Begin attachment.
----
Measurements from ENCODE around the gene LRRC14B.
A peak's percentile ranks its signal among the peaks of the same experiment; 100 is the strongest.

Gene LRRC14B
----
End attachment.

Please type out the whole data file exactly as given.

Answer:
Measurements from ENCODE around the gene LRRC14B.
A peak's percentile ranks its signal among the peaks of the same experiment; 100 is the strongest.

Gene LRRC14B